Gerry Kahrman/The Province
Call me nostalgic.
Pavel Bure is the best hockey player I’ve ever seen. The Sedins are close, but that should tell you just how good Pavel Bure was.
He’s the star of my youth.
But there’s no denying that there’s complexity to how we should understand Pavel Bure.
Watching Twitter on Friday was an interesting exercise – there was the Sedins re-signing story, there was the ‘why isn’t Linden going to be there on Saturday’ angle’ and there was the ever-present Bure-centred forgive/forget angle. I’m sure there were others too, but those are the ones that caught my eye.
Tony Gallagher told the tale of how Bure made it into the Hall of Fame. Pat Quinn, now HHOF guru, has talked before about his belief in Bure’s credentials, but Scotty Bowman, the coach of all coaches, said he should be there too. It was impressive.
But what struck me, more than anything, were the things we might have missed. Jim Jamieson wrote about this on Friday, that the picture of Bure as a young man is not one we think of much. It’s an important point; as fans, we tend to look at athletes as these cardboard cutouts, as commodities that can be assessed materially. It’s hard not to, given than the purpose of sport is to win and that each player brings with them a certain set of skills, skills which we look to as something that can be added to a pre-existing whole, in order to improve that whole into something new and better.
It’s like your house – you start with not much, and you keep adding things – furniture, decorations, appliance – which will improve your home life. It makes us feel better.
Jon Murray/The Province
It’s the same with sports – we watch sports because they make us feel better. I’ve written about this before, about the emotive reasons behind our fascination with sport, so I won’t dwell on it too much, but there is that feeling of betrayal or disappointment (or sometimes both) that comes with a player leaving your team. That feeling comes from your emotional core, the part of you that just wants to watch the game.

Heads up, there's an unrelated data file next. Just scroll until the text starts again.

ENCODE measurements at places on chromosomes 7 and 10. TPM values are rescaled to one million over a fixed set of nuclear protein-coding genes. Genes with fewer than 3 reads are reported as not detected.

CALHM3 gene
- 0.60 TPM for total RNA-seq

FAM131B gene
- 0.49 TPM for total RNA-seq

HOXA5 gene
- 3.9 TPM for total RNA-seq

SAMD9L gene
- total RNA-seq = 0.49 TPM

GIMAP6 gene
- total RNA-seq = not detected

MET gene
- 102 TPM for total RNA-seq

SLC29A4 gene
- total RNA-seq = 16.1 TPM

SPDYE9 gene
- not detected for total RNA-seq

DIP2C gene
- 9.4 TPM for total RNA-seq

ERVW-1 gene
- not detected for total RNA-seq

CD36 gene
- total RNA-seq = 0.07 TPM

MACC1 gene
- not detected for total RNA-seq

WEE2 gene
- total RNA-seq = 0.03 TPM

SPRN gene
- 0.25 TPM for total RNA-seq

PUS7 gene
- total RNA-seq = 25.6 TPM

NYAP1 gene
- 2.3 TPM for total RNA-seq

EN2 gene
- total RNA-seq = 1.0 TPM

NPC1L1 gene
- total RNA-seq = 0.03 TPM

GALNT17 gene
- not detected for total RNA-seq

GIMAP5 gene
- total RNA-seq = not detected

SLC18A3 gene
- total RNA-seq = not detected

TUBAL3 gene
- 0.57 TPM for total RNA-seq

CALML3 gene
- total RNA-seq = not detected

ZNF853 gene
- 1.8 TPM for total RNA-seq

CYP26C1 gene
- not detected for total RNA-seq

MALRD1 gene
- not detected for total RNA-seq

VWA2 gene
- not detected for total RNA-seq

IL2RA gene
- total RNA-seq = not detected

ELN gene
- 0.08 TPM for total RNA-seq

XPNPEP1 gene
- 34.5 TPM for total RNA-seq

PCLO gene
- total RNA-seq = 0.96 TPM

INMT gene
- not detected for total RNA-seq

When its a top player, who truly made your team better, it’s an even worse feeling.
When we look back to the summer of 1998 and the winter of 1999, we must remember how controversial Pavel Bure had become. People were angry, at both the team and at the player. The team stunk on the ice. And the front office situation was chaotic. The owner didn’t really want the team, but because he believed in the importance of its viability, he stuck around. But it was hardly a model of success. The team that had seem so powerful, on the brink of something, just a couple years before had been turned upside down and shaken about.
Following Pat Quinn’s dismissal in the fall of 1997, a succession of management schemes followed. Steve Tambellini was nominally in charge, but there was plenty of influence from people above (the new ownership) and below (Mike Keenan). It was a triumvirate doomed to fail.
In hindsight, it’s rather amazing we didn’t see how badly the ship was sinking. Or maybe we did.
Les Baszo/The Province
But a lot of that context was ignored at the time. All that was focused on was ‘Bure wants out’. Remember, these are the days before free agency was an acheivable dream for most players. Players had few contract rights – they could argue some over the annual value, but the only real weapon they had was denial of services. Many players held out when they were out of contract. They could go to Europe or to the IHL, waiting for the day that their team either came back with a tolerable offer or a trade.
You weren’t an unrestricted free agent until you were 32 years old.
Fans weren’t used to dealing with players not being simply happy to be playing. But with the door opened into the world of multi-million dollar contracts, all of a sudden fans were presented with the truth that playes were people too and they didn’t always just play the game for happiness.
That was (and is) a weird thing to contemplate. Most sports fans when they are kids harbour dreams of ‘making it.’ It’s exciting, the concept of being paid to play a game. (Before this season, Zack Kassian’s eyes lit up when we were talking about the adrenaline rush of the return of hockey season; ‘I get paid to play the best game in the world,’ he told me.)